UK & World News
Assange: Fresh WikiLeaks Files To Be Released
WikiLeaks is preparing to release more than a million new documents next year, affecting every country in the world, the website's founder Julian Assange has said.
Mr Assange gave a rare public address from the balcony of the Ecuadorian Embassy in London, where he took refuge in June.
"In 2013, we will continue to stand up to bullies," he said to the cheers of supporters gathered in front of the building.
"The power of people standing up and resisting together terrifies corrupt, undemocratic power. So much so that ordinary people here in the West are now the enemy of governments, to be watched, controlled and impoverished."
Predicting a busy year ahead, he said: "WikiLeaks has already over a million documents being prepared to be released, documents that affect every country in the world."
His whistle-blowing website has published the biggest trove ever of sensitive documents including US diplomatic cables and military files from the US and Afghan wars.
Mr Assange has been given political asylum by Ecuador after unsuccessfully attempting to halt extradition from Britain to Sweden, where he is wanted for questioning on sexual assault charges concerning two women.
The 41-year-old Australian, who denies the allegations, faces arrest if he sets foot outside of the embassy because he broke the terms of his bail.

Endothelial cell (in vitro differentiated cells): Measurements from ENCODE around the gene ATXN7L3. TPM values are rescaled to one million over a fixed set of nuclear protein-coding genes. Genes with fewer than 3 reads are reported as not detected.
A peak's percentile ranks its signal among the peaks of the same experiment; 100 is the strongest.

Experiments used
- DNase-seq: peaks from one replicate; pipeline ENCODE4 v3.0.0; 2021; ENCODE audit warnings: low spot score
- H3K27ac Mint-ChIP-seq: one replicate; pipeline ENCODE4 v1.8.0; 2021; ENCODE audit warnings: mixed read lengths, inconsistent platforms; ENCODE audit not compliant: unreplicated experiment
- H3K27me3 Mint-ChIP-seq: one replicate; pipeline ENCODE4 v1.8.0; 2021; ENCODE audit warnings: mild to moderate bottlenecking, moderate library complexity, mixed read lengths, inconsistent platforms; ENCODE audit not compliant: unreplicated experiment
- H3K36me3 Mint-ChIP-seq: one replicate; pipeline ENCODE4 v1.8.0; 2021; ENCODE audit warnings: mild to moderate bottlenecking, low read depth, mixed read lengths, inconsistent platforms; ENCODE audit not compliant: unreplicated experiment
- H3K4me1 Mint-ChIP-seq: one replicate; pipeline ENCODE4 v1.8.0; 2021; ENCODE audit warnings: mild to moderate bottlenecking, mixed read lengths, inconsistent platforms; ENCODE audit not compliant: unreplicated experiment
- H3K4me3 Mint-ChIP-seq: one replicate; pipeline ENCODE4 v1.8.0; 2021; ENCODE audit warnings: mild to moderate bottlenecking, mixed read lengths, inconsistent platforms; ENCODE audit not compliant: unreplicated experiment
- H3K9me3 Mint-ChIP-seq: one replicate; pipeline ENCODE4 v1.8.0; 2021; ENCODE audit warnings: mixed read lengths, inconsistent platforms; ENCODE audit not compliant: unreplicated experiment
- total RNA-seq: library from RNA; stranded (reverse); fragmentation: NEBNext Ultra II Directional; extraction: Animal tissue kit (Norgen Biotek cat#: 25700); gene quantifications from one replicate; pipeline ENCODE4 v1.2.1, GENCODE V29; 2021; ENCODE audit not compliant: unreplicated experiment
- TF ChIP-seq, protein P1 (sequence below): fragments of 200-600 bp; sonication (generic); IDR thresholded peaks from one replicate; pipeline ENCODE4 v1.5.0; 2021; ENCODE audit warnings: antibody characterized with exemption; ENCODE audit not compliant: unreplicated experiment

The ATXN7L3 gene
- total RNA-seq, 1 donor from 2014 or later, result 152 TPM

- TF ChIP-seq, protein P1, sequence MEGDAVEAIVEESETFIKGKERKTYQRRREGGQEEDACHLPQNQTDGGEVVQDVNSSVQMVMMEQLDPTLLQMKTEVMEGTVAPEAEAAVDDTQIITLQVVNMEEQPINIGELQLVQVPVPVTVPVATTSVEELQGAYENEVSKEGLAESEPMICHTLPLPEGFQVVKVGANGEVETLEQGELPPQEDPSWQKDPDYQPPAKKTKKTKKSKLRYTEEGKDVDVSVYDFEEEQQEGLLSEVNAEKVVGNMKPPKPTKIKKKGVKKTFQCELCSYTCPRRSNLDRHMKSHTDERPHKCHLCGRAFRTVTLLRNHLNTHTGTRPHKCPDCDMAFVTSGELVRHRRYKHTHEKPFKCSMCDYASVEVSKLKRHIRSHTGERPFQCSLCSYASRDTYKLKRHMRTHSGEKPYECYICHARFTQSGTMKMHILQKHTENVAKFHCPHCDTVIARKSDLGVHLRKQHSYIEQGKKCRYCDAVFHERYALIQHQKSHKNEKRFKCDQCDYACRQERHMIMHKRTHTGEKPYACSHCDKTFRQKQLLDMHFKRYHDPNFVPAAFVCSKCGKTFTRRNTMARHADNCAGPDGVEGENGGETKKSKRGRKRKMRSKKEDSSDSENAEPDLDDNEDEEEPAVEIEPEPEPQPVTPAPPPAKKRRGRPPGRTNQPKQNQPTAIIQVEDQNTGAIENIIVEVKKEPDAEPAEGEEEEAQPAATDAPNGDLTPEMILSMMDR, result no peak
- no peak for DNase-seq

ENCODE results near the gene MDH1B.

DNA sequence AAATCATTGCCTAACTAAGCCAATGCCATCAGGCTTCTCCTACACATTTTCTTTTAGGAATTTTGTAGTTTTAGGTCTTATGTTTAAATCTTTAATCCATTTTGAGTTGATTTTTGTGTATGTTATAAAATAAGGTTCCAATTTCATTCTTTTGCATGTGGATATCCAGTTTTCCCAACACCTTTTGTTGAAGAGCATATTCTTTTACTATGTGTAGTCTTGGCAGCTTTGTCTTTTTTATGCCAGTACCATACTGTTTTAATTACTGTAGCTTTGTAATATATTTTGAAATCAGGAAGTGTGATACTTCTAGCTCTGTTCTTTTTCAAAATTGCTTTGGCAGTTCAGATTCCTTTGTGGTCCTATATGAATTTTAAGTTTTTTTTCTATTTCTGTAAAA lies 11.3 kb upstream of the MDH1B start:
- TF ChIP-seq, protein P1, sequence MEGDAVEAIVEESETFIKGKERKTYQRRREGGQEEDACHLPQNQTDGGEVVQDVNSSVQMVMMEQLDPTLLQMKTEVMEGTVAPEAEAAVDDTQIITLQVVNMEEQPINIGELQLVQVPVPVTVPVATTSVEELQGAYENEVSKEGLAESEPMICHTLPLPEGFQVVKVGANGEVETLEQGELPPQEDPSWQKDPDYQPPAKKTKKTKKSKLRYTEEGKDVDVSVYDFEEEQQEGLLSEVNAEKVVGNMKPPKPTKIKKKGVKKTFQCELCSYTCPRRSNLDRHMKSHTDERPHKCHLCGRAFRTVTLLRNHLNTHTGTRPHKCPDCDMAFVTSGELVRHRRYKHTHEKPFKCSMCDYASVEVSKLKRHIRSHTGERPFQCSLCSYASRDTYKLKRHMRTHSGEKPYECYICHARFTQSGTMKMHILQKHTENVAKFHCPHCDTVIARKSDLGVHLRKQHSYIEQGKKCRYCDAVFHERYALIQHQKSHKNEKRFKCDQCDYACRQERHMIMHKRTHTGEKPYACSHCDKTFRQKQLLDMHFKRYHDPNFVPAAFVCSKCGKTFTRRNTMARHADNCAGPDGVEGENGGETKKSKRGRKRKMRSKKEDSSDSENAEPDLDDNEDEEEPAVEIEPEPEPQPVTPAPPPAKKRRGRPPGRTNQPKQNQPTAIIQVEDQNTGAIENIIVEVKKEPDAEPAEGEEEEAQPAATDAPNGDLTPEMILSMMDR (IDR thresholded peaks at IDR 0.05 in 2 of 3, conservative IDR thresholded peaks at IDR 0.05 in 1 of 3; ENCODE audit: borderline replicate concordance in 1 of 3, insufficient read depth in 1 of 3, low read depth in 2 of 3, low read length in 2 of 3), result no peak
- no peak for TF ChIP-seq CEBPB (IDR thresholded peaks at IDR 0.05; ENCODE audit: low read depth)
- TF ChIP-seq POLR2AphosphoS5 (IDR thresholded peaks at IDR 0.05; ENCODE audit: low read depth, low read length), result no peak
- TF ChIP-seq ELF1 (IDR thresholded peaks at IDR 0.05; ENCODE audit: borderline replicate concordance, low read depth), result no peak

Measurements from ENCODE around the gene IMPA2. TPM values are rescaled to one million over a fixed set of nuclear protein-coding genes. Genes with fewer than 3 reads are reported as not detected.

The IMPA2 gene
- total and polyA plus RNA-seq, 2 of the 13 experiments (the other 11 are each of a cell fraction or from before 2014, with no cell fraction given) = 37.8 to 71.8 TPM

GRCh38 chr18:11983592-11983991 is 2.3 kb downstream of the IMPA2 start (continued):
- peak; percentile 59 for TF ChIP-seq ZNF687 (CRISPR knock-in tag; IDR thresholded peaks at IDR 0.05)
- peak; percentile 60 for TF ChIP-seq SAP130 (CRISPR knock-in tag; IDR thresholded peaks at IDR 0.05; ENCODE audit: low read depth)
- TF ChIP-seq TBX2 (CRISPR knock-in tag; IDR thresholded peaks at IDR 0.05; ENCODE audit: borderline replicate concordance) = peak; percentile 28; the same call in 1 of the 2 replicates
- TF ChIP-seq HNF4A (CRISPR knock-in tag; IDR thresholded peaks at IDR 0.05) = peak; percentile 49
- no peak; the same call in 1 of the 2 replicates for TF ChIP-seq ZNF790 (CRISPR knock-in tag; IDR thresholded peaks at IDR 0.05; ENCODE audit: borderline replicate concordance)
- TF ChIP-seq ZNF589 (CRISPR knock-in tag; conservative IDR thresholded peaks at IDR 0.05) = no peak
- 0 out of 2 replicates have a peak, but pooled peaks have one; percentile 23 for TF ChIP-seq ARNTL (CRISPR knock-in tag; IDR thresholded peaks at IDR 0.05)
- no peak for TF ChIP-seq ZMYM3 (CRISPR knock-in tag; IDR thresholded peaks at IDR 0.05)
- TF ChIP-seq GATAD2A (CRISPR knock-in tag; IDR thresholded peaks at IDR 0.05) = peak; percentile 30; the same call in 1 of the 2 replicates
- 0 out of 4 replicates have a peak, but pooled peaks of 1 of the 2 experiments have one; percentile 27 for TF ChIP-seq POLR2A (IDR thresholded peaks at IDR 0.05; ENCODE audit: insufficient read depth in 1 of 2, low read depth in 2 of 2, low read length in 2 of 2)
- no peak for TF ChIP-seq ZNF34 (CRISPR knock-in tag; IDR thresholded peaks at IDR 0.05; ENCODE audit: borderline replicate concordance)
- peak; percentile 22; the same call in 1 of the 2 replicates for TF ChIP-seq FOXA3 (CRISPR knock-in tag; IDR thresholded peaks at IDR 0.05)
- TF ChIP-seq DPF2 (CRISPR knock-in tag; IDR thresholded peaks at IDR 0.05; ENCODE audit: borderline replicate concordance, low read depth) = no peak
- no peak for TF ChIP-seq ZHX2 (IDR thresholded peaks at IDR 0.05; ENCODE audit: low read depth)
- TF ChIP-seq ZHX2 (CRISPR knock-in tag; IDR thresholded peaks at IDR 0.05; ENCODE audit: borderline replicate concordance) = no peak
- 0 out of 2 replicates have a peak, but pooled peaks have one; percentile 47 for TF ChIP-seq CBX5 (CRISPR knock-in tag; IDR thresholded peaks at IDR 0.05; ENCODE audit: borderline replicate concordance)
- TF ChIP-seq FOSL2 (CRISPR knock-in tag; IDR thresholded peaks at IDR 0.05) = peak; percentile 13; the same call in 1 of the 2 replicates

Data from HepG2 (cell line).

He fears being sent to the United States, where the Justice Department has launched an investigation into WikiLeaks' disclosures of US secrets.
Mr Assange said he would stay in the embassy while what he called an "immoral investigation" continued and the Australian government failed to defend him, but he added that he "will not be cowed".
"Six months ago I entered this building. It has become my home, my office and my refuge. Thanks to the principled stance of the Ecuadorian government and the support of its people, I am safe in this embassy and safe to speak from this embassy," he said.
"However, the door is open, and the door has always been open, for anyone who wishes to use standard procedures to speak to me or guarantee my safe passage".
Talks between Ecuador and Britain to reach an agreement over Mr Assange's extradition failed in September.
About 250 people - some holding candles and banners - gathered in the cold and rain to watch Mr Assange deliver his second speech from the embassy balcony in six months.
In his last address in August he accused the US of being on a "witch-hunt" against his website.
To his supporters Mr Assange is a champion of the free press and government transparency; to his critics, he is a publicity-hungry man waging an anti-Western campaign and putting the lives of many in danger by releasing sensitive information.
The former hacker has been living in a tiny room inside the embassy, which is itself just an apartment inside a Victorian red-brick building in the posh Knightsbridge district.
Last month, Ecuador's ambassador to the UK said Mr Assange had developed a chronic lung infection and required constant medical attention.